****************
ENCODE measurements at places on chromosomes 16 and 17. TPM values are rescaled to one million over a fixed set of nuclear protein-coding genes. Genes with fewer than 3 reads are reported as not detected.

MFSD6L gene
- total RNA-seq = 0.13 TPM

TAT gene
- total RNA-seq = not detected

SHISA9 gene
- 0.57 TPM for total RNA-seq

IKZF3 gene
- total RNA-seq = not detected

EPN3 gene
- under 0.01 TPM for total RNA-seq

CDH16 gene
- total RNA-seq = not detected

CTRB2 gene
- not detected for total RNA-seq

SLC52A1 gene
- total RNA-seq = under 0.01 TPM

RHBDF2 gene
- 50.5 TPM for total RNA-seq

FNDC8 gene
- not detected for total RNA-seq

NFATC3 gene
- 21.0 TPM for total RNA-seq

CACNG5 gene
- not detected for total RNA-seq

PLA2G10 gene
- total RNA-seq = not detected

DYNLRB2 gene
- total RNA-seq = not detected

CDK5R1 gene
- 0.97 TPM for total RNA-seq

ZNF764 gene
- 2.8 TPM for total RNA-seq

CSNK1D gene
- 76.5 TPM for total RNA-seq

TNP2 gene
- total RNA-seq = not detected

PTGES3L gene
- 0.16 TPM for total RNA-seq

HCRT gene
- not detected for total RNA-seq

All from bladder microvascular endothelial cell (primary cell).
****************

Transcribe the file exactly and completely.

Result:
ENCODE measurements at places on chromosomes 16 and 17. TPM values are rescaled to one million over a fixed set of nuclear protein-coding genes. Genes with fewer than 3 reads are reported as not detected.

MFSD6L gene
- total RNA-seq = 0.13 TPM

TAT gene
- total RNA-seq = not detected

SHISA9 gene
- 0.57 TPM for total RNA-seq

IKZF3 gene
- total RNA-seq = not detected

EPN3 gene
- under 0.01 TPM for total RNA-seq

CDH16 gene
- total RNA-seq = not detected

CTRB2 gene
- not detected for total RNA-seq

SLC52A1 gene
- total RNA-seq = under 0.01 TPM

RHBDF2 gene
- 50.5 TPM for total RNA-seq

FNDC8 gene
- not detected for total RNA-seq

NFATC3 gene
- 21.0 TPM for total RNA-seq

CACNG5 gene
- not detected for total RNA-seq

PLA2G10 gene
- total RNA-seq = not detected

DYNLRB2 gene
- total RNA-seq = not detected

CDK5R1 gene
- 0.97 TPM for total RNA-seq

ZNF764 gene
- 2.8 TPM for total RNA-seq

CSNK1D gene
- 76.5 TPM for total RNA-seq

TNP2 gene
- total RNA-seq = not detected

PTGES3L gene
- 0.16 TPM for total RNA-seq

HCRT gene
- not detected for total RNA-seq

All from bladder microvascular endothelial cell (primary cell).